Our Lens-Artists challenge from guest host Priscilla at Scillagrace is to “present a “Getting To Know You” post showing your relationship with a subject you’ve photographed. The subject could be a Person, a Place, a Culture, an Object…anything that has captured your attention, won your affection and taught you a thing or two.”
I’ve always enjoyed watching butterflies as they fly from one flower to another so I planted a butterfly garden several years ago. The more I watched them the more I wanted to learn about them. Monarchs frequently fly through the area to feed and lay their eggs on milkweed plants.
Monarch butterflies will feed on many different nectar plants. I have found Mexican Sunflowers to be a favorite for them and many other varieties of butterflies. By summer the garden will be covered with zinnias, Mexican Sunflowers, coneflowers, and other nectar plants.
Right now my garden is in it’s early stages with very few blooms. I’m afraid the few Monarch butterflies that have come by my garden have been disappointed in the slim pickings. The only nectar plant blooming right now is a single Mexican sunflower with multiple blooms. I’ve been watching the butterflies drink their fill.
Every year I enjoy getting to know the caterpillars before they move on to become butterflies. I’ve learned their job is to eat so they have the strength to transform into a chrysalis.
The only plant that Monarch caterpillars feed on is milkweed (Asclepias). This year the female Monarchs laid their eggs on just about every available milkweed leaf they could find. The eggs hatched into tiny caterpillars and for the second year in a row they have devoured every leaf on every milkweed plant.
I observed the first group of caterpillars for several days and observed how quickly they grew before crawling off to make their chrysalis.
The caterpillars like to spin their chrysalis in a safe place and I very rarely can find them. Hopefully all the these caterpillars will emerge as beautiful Monarchs.
Just two days after I posted about the Monarch caterpillars in my butterfly garden the caterpillars are continuing to devour every leaf on several of my milkweed plants. One bite at a time, they chew up a leaf and move on to the next. In just a few days they have stripped some of the plants until there is nothing left but bare stems.
Yesterday morning I counted about 10 caterpillars. One had attached itself in the hose reel on the edge of the flower bed. It was preparing to transform into a chrysalis.
A little while later I settled down in my chair under the arbor to read a book. I was facing the hose reel but was so engrossed in the book I didn’t look up for about 30 minutes. When I finally glanced over at the caterpillar I saw that while I was reading it had become a chrysalis.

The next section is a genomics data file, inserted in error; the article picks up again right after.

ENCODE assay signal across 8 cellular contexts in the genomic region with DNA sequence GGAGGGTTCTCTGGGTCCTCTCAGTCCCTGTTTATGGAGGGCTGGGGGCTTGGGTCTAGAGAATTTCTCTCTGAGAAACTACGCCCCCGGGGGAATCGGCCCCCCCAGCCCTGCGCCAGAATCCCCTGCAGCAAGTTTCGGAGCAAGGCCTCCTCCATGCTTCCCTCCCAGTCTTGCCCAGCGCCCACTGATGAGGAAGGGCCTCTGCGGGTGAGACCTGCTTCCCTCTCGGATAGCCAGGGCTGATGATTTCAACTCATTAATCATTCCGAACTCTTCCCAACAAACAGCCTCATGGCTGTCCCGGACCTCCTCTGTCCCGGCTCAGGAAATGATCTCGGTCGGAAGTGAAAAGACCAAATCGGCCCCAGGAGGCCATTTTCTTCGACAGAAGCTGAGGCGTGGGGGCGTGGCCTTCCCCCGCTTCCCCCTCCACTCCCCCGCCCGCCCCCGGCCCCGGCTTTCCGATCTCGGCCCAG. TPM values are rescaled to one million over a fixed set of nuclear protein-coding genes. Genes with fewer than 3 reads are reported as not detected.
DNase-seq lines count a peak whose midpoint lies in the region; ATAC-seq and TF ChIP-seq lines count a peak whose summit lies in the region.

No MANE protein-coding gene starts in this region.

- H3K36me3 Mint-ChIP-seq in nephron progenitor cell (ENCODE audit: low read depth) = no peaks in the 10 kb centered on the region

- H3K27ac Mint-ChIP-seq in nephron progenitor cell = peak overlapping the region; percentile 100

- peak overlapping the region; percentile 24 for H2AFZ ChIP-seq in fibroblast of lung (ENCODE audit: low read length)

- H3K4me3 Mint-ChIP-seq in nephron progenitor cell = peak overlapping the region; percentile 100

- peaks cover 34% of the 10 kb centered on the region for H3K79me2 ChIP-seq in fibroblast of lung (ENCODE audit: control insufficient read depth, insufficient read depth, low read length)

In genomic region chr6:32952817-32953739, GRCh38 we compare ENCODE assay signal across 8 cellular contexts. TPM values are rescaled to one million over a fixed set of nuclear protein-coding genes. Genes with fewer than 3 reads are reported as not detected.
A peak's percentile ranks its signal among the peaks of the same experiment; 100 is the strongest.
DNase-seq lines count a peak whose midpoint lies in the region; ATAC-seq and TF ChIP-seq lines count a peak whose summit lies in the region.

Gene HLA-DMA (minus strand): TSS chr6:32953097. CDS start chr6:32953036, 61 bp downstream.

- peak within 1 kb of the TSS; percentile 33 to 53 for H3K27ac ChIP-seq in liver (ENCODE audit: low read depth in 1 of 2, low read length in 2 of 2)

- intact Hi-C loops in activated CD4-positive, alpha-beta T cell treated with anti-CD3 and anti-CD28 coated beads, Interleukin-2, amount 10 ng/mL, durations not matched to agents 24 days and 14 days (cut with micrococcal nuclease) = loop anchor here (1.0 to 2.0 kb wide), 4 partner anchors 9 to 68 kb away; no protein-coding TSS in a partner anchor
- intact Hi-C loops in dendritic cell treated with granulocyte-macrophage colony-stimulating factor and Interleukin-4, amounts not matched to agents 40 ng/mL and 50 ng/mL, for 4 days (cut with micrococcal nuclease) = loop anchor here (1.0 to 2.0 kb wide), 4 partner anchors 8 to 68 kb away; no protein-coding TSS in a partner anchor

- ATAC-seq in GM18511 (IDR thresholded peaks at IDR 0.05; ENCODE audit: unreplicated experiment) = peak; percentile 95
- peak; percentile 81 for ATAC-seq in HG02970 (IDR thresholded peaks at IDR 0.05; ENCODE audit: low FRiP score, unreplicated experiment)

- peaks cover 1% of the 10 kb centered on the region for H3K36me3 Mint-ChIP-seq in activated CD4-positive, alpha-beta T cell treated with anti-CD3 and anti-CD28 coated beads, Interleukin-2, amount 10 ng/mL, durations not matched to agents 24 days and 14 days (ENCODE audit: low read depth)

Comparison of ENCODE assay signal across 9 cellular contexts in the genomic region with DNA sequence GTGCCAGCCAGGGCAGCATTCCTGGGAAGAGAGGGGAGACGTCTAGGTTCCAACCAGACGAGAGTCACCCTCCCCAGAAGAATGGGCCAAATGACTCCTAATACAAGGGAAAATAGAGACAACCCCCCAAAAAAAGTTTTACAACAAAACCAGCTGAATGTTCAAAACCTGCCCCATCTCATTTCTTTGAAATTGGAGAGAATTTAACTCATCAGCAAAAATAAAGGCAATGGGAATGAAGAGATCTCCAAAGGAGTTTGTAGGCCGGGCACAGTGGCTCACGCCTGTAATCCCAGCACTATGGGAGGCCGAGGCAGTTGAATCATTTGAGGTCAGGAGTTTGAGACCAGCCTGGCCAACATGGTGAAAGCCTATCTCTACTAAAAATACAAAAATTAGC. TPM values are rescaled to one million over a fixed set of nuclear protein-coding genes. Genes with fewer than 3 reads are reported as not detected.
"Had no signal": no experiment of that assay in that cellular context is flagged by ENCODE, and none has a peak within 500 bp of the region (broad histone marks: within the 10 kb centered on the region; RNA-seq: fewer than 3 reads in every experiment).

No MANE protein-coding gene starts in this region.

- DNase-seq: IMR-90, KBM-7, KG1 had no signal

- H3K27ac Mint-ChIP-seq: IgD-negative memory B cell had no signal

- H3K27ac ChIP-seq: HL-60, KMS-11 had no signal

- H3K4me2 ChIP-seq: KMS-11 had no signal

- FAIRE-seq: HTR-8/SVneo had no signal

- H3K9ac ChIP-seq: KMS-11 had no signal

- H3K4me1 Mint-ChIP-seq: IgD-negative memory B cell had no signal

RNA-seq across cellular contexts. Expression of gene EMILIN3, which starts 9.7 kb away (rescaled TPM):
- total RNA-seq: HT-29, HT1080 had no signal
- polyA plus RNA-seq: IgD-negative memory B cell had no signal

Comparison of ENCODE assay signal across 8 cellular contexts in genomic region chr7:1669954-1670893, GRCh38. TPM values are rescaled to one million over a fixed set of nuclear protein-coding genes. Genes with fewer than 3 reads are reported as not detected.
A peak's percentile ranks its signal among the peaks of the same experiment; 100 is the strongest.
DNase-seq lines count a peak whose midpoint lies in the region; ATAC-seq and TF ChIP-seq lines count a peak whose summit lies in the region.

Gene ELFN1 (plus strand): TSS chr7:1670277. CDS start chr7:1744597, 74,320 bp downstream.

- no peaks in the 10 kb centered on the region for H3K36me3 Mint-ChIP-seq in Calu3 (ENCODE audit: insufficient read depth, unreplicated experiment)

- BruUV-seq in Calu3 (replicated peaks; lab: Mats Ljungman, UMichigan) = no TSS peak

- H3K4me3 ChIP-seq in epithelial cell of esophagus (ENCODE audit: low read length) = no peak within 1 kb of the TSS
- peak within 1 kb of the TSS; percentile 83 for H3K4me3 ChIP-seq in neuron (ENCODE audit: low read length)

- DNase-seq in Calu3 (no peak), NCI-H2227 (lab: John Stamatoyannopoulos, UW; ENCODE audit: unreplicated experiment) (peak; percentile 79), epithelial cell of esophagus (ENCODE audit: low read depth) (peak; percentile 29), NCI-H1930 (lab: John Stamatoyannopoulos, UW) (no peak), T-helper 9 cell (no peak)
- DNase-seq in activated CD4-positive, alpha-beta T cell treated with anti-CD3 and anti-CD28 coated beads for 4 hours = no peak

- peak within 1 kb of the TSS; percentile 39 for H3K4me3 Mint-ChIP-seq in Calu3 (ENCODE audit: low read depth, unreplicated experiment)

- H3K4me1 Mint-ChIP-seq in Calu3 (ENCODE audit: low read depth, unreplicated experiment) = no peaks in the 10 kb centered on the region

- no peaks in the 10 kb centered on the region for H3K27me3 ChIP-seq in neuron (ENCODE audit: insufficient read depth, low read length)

Today there are more caterpillars and less milkweed leaves. They will continue taking their bites until they are full grown and ready to transform into a chrysalis.
Meanwhile, there are still Monarch butterflies flying around in pairs doing their mating dance. I’ve had a hard time getting a picture but I managed to catch this one drinking nectar on a Mexican Sunflower.
I’ll be keeping my eye on the chrysalis and hope to see a butterfly emerge in about 7 to 10 days.
We are in the middle of the butterfly breeding season. I’ve seen pairs of Monarch butterflies flying around our yard recently and the females have been laying their eggs on milkweed leaves in my small backyard butterfly garden.
This morning I counted seven caterpillars on the milkweed including two different pairs munching on the leaves.
After about two weeks of eating, the caterpillar will be full grown and will make it’s crysalis. Approximately 10 days later the monarch butterfly will emerge.
Although most of the plants in my butterfly garden are finished blooming for the winter, some of flowering plants continued to bloom in late December and early January.
Mexican Sunflower in December
Hibiscus in December
Sunflower under bird feeder in January
The milkweed is blooming and attracting Monarch butterflies. Because Hurricane Irma destroyed my butterfly garden in 2017 there were no butterflies or caterpillars last winter. I replanted the garden in the spring of 2018 and in December, 2018 I was thrilled to find monarchs and caterpillars on the milkweed once again.
Two days later, this caterpillar had changed into a chrysalis.
I checked on the chrysalis every day. A week later, on New Year’s Eve, it was starting to change.
I continued checking on it daily and I could see subtle changes each day. Just when I knew it wouldn’t be long before a butterfly emerged, I found it lying on the ground the morning of January 5. We did some research on the internet to find out if there was anything we could do to save it. We tied it to a branch with piece of thread and let it hang in a jar. It’s been over a week since then and still there is no change.
I wish there had been a happier ending to this post. I’m sad to say that our butterfly didn’t make it.
I’ve been so busy lately with Thanksgiving, cleaning up after Hurricane Matthew, and getting ready for Christmas I haven’t had much time to look at my butterfly garden.
With all our Christmas packages and cards in the mail, I could finally catch my breath this morning so I went out to our porch to enjoy my second cup of tea. As soon as I sat down I saw a Monarch butterfly flitting around our milkweed. I abandoned my tea, grabbed my camera and rushed downstairs to get a picture. The butterfly took off but when I began to examine the milkweed I was excited to find several caterpillars munching away on the leaves.